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Plovdiv

Plovdiv, the second largest city in Bulgaria, situated along the two banks of the river Maritsa, lies in the largest, the warmest and the most fertile lowland in the whole Balkan Peninsula. It is nestled in between seven hills. Tourists, however, are likely to count only six of those, as one
of hills was virtually destroyed at the beginning of the 1900s, and there is only a small outcrop of rock left to show where it once stood.
Plovdiv's written post-Bronze Age history lists it as a Thracian fortified settlement named Eumolpias. In 342 BC, it was conquered by Philip II of Macedon, the father of Alexander the Great, who renamed it Philippopolis or "the city of Philip" in his own honour. Later, it again became independent under the Thracians, until its incorporation into the Roman Empire, where it was called Trimontium (City of Three Hills) and served as metropolis (capital) of the province of Thrace. Thrimontium was an important crossroad for the Roman Empire and was called "The largest and most beautiful of all cities" by Lucian. The name Plovdiv first appeared around that time and is derived from the city's Thracian name Pulpudeva (assumed to be a translation of Philippopolis, from Pulpu = Philippou and deva = city), which was rendered by the Slavs first as Peldin or Plovdin.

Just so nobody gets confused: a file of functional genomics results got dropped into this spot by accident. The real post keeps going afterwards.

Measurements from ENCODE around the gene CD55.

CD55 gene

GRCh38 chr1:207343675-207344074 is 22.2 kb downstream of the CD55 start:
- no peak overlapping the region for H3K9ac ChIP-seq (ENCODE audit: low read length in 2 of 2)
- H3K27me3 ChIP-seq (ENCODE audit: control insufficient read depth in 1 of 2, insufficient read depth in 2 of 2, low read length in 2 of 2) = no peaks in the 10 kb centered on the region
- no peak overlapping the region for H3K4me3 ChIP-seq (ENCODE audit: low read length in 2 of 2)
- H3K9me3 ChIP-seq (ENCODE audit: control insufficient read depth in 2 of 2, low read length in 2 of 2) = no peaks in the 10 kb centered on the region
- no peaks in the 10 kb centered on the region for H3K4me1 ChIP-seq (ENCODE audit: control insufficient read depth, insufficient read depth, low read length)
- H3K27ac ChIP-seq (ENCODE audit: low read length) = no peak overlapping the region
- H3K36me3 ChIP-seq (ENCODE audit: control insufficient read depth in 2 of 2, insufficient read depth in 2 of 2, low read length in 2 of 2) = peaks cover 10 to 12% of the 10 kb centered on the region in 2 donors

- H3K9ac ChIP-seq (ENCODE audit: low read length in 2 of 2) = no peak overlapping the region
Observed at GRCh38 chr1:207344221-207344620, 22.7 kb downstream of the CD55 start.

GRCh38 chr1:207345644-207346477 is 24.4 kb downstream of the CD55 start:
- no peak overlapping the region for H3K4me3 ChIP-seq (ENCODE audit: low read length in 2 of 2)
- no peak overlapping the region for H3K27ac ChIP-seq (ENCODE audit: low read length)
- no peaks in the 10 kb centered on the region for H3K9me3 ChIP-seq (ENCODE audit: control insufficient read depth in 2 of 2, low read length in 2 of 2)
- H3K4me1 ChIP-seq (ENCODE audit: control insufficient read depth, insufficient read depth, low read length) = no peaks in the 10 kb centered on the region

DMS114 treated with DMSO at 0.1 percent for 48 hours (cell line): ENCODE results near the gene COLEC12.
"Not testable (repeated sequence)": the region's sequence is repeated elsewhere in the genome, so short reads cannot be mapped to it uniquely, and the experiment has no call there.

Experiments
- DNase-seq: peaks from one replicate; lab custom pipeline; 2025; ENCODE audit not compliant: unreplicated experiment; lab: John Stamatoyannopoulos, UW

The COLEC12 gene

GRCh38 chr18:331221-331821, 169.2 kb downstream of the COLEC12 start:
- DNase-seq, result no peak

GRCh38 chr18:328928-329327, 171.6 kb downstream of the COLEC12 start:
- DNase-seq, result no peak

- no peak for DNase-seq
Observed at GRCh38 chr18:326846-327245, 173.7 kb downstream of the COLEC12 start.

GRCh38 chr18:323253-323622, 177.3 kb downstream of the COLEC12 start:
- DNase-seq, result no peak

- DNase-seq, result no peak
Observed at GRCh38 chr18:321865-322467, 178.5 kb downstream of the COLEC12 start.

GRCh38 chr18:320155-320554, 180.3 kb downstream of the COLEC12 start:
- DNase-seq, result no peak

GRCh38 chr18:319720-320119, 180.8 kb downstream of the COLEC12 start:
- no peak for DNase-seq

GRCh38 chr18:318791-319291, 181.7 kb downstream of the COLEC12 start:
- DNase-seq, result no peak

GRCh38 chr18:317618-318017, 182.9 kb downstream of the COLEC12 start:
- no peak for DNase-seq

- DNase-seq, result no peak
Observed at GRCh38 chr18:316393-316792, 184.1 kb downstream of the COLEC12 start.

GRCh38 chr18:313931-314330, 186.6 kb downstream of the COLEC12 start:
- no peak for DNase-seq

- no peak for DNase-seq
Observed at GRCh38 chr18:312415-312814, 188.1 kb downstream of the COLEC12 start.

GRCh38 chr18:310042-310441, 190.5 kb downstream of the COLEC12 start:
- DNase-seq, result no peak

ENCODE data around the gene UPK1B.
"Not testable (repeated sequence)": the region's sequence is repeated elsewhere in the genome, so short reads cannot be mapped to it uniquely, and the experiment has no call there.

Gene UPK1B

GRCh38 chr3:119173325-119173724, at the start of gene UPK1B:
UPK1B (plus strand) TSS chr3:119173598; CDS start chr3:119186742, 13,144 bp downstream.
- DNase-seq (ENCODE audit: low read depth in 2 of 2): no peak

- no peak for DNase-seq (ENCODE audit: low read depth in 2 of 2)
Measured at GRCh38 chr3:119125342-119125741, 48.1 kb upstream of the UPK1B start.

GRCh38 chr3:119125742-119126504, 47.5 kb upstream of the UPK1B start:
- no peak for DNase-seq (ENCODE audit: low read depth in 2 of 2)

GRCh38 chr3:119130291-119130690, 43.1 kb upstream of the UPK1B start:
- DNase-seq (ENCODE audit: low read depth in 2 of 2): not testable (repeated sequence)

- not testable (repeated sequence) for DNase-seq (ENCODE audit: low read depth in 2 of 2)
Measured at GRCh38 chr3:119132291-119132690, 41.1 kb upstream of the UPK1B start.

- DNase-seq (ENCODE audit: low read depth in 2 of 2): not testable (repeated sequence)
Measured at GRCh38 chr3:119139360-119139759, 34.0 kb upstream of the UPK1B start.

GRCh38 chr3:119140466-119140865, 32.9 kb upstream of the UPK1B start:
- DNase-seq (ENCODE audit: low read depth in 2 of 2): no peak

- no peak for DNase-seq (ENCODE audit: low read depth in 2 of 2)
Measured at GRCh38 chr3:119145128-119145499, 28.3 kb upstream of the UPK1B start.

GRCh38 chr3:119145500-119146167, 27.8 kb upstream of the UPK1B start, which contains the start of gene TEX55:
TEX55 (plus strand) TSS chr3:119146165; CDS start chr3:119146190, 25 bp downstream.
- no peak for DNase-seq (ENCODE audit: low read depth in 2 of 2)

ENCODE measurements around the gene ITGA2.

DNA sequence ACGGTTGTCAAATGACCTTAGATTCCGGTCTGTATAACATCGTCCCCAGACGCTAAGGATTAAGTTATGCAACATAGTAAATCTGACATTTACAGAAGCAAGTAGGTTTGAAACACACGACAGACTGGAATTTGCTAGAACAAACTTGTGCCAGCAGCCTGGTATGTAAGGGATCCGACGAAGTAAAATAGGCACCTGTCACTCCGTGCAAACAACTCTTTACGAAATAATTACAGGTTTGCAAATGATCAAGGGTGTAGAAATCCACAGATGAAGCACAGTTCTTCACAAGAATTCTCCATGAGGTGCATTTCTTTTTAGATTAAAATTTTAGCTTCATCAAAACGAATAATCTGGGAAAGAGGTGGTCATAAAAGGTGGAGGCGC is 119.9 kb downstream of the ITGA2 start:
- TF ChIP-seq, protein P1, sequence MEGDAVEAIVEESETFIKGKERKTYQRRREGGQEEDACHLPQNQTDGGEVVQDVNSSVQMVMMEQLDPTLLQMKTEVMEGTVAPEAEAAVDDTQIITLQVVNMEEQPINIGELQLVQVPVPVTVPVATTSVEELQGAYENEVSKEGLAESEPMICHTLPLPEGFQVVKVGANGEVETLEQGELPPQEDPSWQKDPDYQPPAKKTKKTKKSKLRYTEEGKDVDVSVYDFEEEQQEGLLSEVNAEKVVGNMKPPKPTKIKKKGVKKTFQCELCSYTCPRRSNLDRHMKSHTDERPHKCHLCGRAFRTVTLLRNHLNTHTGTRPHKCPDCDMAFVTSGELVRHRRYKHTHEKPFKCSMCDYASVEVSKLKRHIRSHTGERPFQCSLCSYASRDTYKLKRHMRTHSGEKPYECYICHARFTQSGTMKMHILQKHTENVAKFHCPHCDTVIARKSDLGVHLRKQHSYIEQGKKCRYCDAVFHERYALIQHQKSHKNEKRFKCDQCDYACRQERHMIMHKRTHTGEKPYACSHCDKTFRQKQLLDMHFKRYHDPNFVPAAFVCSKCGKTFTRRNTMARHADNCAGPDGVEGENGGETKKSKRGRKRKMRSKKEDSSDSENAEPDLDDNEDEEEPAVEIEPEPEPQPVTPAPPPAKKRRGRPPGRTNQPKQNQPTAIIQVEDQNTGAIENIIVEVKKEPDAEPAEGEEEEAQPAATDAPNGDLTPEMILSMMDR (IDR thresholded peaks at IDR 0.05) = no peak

It has more than 200 known archeological sites, 30 of which are of national importance. Some of the world-famous sites include the Roman amphitheatre (early 2nd century AD) and stadium (late 2nd century AD), the magnificent colored mosaics of the villas, the ones of the episcopal temple, the Nebet Tepe archaeological complex and the noted samples of Bulgarian National Revival architecture, such as the Balabanov House, the Kuyumdzhiev House, the Lamartine House, and the houses of Georgiadi, Nedkovich, and Hindian.
Also of note is that there are more than 30,000 cultural artifacts, kept in the five Plovdiv museums: the Archaeological Museum, the Ethnographic Museum, the Historical Museum, the Natural Museum and the City Art Gallery. from the end of the 6th century BCE consists of six uniquely decorated golden utensils, together weighing more than 6,000 kg.
The Old Town of Plovdiv is a historic preservation site known for its unique Bulgarian Renaissance architectural style. The Old Town covers the area of the three central hills (Trihalmie) Nebet Tepe, Dzhambaz Tepe and Taxim Tepe. Almost every house in the Old Town is characteristically impressive in its exterior and interior decoration.

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Novotel Plovdiv
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Maritza
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Noviz
Rodopi
Royal
 


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